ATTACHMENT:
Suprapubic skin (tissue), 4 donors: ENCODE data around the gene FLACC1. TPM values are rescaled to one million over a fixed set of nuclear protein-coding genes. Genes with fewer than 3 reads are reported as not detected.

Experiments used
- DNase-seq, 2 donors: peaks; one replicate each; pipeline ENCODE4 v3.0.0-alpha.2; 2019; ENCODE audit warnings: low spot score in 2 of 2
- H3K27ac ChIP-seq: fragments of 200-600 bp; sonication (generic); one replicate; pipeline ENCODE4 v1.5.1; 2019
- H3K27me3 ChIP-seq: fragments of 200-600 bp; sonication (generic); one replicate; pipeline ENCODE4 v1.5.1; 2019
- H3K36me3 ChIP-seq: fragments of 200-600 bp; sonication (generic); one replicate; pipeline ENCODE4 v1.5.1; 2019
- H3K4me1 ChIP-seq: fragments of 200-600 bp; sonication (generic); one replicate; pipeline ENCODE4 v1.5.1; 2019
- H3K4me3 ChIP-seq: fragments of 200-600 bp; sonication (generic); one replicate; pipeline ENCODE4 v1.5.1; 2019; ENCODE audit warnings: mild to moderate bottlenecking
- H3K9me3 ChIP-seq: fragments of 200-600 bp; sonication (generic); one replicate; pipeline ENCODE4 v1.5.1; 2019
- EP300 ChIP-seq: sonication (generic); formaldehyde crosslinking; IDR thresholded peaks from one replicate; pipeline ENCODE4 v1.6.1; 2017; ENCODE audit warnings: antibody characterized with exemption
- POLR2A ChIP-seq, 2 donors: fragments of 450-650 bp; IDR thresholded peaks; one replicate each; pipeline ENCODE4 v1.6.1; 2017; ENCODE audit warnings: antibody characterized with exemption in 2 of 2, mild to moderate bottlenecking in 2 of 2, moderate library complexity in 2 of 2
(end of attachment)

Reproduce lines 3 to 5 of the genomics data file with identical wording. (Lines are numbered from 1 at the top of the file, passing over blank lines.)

- DNase-seq, 2 donors: peaks; one replicate each; pipeline ENCODE4 v3.0.0-alpha.2; 2019; ENCODE audit warnings: low spot score in 2 of 2
- H3K27ac ChIP-seq: fragments of 200-600 bp; sonication (generic); one replicate; pipeline ENCODE4 v1.5.1; 2019
- H3K27me3 ChIP-seq: fragments of 200-600 bp; sonication (generic); one replicate; pipeline ENCODE4 v1.5.1; 2019